Secondly, Defendant ONG has not offered any competent evidence that the total permitted production from wells within the common source of supply in which the Sarkeys well is exceeded ONG's market demand during the years in question. Compare with Affidavit of C.F. Hughes (Exhibit "H," Appendix to Defendant's Brief) at ¶ 25 and Exhibit "Q," Appendix to Defendant's Brief. Mr. Hughes' statements to the effect that Defendant ONG experienced a drastic but unquantified overall decline in market demand; that in response thereto ONG notified Sabine and all other operators that it was implementing the priority purchase schedule specified in Rule 1-305; and that thereafter it reduced its takes from the Sarkeys well are at best a scintilla of evidence that Defendant ONG's market demand was less than the total permitted production from the Sarkeys well and those other wells within the same common source of supply from which ONG was required to take. This is not enough to preclude summary judgment on the existence of a force majeure event, even if Rule 1-305 were construed or mandatory rather than permissive, i.e., to require a purchaser's reduction of takes at any time the purchaser's market demand for gas from a common source of supply was less than permitted production from such source which that purchaser was obligated to take. See Anderson v. Liberty Lobby, Inc., 477 U.S. 242, 251-52, 106 S.Ct. 2505, 91 L.Ed.2d 202, 213-14 (1986); Kaiser-Francis Oil Co. v. Producer's Gas Co., 870 F.2d 563, 565 (10th Cir.1989).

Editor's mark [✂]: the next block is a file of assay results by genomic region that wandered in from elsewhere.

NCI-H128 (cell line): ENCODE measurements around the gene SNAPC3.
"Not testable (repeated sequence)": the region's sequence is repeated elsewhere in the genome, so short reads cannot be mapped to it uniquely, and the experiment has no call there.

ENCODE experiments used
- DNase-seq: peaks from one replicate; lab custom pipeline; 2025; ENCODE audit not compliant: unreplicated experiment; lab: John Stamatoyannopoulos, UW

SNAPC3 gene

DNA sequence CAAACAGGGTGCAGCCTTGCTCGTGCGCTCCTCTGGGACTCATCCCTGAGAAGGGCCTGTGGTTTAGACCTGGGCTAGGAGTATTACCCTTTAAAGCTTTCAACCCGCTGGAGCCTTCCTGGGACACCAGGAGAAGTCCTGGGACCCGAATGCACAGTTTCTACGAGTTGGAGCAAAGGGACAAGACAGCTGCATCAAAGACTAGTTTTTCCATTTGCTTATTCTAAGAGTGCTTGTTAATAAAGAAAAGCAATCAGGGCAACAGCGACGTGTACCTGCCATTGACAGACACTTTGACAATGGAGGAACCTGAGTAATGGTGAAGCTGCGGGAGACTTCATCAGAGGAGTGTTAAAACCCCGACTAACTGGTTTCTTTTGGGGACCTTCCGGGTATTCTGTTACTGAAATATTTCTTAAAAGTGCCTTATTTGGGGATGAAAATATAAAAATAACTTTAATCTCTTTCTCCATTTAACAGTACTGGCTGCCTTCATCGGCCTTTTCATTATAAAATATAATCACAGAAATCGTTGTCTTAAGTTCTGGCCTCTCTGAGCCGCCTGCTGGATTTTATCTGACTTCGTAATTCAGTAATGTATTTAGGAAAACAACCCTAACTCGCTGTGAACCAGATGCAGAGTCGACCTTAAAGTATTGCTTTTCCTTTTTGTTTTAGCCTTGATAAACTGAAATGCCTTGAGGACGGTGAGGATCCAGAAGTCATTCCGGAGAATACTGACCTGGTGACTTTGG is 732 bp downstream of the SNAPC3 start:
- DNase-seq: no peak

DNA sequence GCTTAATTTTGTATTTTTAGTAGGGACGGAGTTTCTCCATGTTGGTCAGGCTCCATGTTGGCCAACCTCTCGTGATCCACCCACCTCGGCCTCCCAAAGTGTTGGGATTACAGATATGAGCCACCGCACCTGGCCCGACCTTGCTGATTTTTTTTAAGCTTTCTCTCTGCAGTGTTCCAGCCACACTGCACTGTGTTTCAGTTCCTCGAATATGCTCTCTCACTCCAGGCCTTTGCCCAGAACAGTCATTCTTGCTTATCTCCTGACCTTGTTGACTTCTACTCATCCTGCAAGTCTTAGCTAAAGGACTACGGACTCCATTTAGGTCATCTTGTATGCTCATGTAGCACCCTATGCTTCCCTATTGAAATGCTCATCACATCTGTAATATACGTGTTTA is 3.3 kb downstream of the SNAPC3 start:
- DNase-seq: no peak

Even assuming that the notice of November 15, 1983 were sufficient to invoke the force majeure clause based on a decline in or failure of market demand due to any or all of the various events or causes alleged by ONG to constitute events of force majeure, ONG's force majeure defense based upon such other causes is legally insufficient because ONG has failed to submit any evidence showing that any or all of these alleged force majeure events rendered ONG unable to take gas within the meaning of the force majeure clause. At best, ONG's evidence demonstrates that the effect of the various alleged events of force majeure was a decline in market demand and a disparity between ONG's contract price and the market price or value of gas, see Affidavit of C.F. Hughes, Jr. (Exhibit "H," Appendix to Defendant's Brief) at ¶¶ 19, 23, 26 & 27, with the result that if ONG were to have taken the gas, it would have had to resell it at a loss. See id. at ¶ 27. Such a loss of market demand which, as opposed to absolute demand, is a function of price, see Golsen v. ONG Western, Inc., 756 P.2d at 1213 n. 2, and the inability to resell gas at a profit, does not render a party "unable" to take gas. See Golsen v. ONG Western, Inc., 756 P.2d at 1213 (interpreting force majeure clause extending to "failure of gas supply or markets"); Kaiser-Francis Oil Co. v. Producer's Gas Co., 870 F.2d at 566. While the Court agrees with Defendant that the purpose of a force majeure clause is to shift risks otherwise assigned and limit the parties' obligations under a contract, see Introductory Note to Restatement (Second) of Contracts ch. 11, p. 309 (1981), ascribing such a purpose to the force majeure clause in question cannot alter the plain and unambiguous meaning of the term "unable." And just as the Court has rejected an interpretation of the force majeure clause which would render it nugatory, the Court must reject an interpretation of the force majeure clause which would render the take-or-pay and price redetermination provisions, pursuant to which Defendant ONG clearly assumed the risk of a decline in market demand and market price, see Golsen v. ONG Western, Inc., 756 P.2d at 1213-14; Kaiser-Francis Oil Co. v. Producer's Gas Co., 870 F.2d at 566; Universal Resources Corp. v. Panhandle Eastern Pipe Line Co., 813 F.2d 77, 80 (5th Cir.1987), nugatory. Cf. Golsen v. ONG Western, Inc., 756 P.2d at 1213-14 (construction of "failure of market" urged by defendant would negate lengthy and detailed price redetermination and take-or-pay provisions). Thus, even if the term "unable" as used in the force majeure clause in question was reasonably susceptible to the interpretation Defendant implicitly urges, the Court's task of construing the force majeure clause in conjunction with the entire contract, each clause helping to interpret the others, and giving effect, whenever practicable, to each clause, see Okla.Stat. title 15, §§ 157, 166 & 168; Golsen v. ONG Western, Inc., 756 P.2d at 1214; Mercury Investment Co. v. F.W. Woolworth Co., 706 P.2d 523, 529 (Okla.1985); Shepherd v. French, 612 P.2d 727, 729 (Okla.App.1980); see also Ferrell Construction Co. v. Russell Creek Coal Co., 645 P.2d 1005, 1007 (Okla.1982); Walker v. Telex Corp., 583 P.2d 482, 485 (Okla. 1978) (construction of ambiguous contract is a matter of law for the court); would mandate rejection of an interpretation that "unable to perform" as used in the force majeure clause means "unable to perform except at a loss." Cf. Golsen v. ONG Western, Inc., 756 P.2d at 1214 (a clause will not be accorded a meaning which negates or is in conflict with major portions of a contract or is contrary to the parties' general intent); Mercury Investment Co. v. F.W. Woolworth Co., 706 P.2d at 529 (terms in contract given their plain and ordinary meaning unless used by parties to convey a technical sense); Okla.Stat. title 15, § 160 (same). But cf. International Minerals & Chemical Corp. v. Llano, Inc., 770 F.2d at 886 (applying New Mexico law).